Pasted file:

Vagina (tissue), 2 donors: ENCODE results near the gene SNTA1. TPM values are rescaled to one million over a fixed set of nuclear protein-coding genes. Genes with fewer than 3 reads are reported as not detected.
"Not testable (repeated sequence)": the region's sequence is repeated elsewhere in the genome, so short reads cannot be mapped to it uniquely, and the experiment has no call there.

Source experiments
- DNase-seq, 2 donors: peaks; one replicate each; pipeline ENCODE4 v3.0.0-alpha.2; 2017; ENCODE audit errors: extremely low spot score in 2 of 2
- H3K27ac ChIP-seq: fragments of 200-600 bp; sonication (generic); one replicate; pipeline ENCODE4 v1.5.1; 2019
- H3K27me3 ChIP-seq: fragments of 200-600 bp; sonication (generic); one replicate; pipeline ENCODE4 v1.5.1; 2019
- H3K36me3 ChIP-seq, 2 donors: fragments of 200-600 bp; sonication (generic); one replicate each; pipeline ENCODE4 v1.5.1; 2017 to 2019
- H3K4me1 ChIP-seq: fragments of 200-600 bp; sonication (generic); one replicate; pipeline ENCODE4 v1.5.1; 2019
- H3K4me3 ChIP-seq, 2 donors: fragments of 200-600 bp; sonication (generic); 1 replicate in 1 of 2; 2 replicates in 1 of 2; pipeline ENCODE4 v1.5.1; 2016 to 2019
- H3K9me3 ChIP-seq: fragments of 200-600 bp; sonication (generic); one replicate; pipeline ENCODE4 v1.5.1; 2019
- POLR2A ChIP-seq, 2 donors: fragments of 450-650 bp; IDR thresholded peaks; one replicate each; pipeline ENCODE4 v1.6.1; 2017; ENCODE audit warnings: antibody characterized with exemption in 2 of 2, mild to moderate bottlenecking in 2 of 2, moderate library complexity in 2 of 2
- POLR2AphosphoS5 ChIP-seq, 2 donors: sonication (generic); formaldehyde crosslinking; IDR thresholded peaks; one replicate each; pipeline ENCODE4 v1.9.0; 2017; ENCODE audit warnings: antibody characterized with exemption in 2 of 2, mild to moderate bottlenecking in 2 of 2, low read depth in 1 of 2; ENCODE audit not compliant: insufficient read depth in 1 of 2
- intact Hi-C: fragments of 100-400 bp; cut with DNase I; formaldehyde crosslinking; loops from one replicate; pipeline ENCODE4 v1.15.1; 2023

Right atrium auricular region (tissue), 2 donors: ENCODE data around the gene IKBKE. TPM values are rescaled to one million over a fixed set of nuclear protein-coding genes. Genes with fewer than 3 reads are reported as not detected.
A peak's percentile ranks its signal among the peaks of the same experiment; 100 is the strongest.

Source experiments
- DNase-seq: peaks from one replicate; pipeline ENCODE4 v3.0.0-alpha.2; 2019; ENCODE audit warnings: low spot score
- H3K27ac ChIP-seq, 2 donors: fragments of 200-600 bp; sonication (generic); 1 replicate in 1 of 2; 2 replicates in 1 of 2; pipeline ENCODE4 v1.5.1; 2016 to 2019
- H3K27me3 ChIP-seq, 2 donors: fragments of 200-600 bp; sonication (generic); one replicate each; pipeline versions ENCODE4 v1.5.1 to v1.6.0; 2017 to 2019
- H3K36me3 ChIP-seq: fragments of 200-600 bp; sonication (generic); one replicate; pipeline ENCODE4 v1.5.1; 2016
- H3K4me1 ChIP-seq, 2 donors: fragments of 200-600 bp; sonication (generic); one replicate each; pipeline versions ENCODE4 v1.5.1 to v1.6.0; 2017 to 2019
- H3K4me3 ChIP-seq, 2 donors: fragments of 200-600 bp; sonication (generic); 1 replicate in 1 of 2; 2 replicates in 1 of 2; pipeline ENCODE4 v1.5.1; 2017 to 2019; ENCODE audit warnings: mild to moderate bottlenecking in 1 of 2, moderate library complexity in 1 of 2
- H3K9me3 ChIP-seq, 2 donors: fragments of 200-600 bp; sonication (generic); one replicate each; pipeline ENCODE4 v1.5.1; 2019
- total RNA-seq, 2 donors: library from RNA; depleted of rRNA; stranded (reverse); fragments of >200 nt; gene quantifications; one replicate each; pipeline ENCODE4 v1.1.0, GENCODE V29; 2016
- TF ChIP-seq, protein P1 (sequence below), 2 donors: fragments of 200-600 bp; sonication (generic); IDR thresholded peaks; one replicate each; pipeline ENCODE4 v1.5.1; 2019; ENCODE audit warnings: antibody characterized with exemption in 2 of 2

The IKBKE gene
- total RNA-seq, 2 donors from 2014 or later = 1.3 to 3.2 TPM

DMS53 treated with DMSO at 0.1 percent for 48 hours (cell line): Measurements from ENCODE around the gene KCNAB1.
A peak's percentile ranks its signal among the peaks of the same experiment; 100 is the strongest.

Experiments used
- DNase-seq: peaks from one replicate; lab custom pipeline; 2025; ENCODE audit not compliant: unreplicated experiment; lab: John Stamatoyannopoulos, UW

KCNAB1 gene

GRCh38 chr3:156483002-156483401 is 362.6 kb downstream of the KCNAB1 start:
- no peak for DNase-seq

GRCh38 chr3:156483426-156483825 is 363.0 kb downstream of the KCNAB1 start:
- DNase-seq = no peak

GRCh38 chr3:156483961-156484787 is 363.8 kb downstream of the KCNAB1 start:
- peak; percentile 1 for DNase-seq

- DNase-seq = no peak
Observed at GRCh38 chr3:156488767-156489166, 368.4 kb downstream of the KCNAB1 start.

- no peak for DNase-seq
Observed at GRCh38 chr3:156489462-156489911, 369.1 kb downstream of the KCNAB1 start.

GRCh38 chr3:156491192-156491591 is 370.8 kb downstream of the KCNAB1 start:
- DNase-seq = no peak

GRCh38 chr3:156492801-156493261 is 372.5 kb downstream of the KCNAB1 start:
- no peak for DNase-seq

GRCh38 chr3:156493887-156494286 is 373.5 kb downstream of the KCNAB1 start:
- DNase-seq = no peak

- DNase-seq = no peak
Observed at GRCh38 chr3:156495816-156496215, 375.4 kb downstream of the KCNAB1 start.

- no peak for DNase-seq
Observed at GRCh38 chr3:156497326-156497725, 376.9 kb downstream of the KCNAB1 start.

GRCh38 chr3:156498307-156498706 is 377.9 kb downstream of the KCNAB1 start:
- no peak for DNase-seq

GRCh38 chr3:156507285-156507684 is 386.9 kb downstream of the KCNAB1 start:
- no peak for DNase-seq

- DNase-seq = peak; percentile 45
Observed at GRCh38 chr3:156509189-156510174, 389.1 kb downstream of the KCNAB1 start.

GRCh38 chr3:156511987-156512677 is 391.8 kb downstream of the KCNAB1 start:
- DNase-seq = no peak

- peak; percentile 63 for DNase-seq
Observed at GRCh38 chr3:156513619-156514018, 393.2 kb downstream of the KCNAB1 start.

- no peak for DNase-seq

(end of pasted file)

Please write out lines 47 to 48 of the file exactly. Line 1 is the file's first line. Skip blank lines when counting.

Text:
GRCh38 chr3:156493887-156494286 is 373.5 kb downstream of the KCNAB1 start:
- DNase-seq = no peak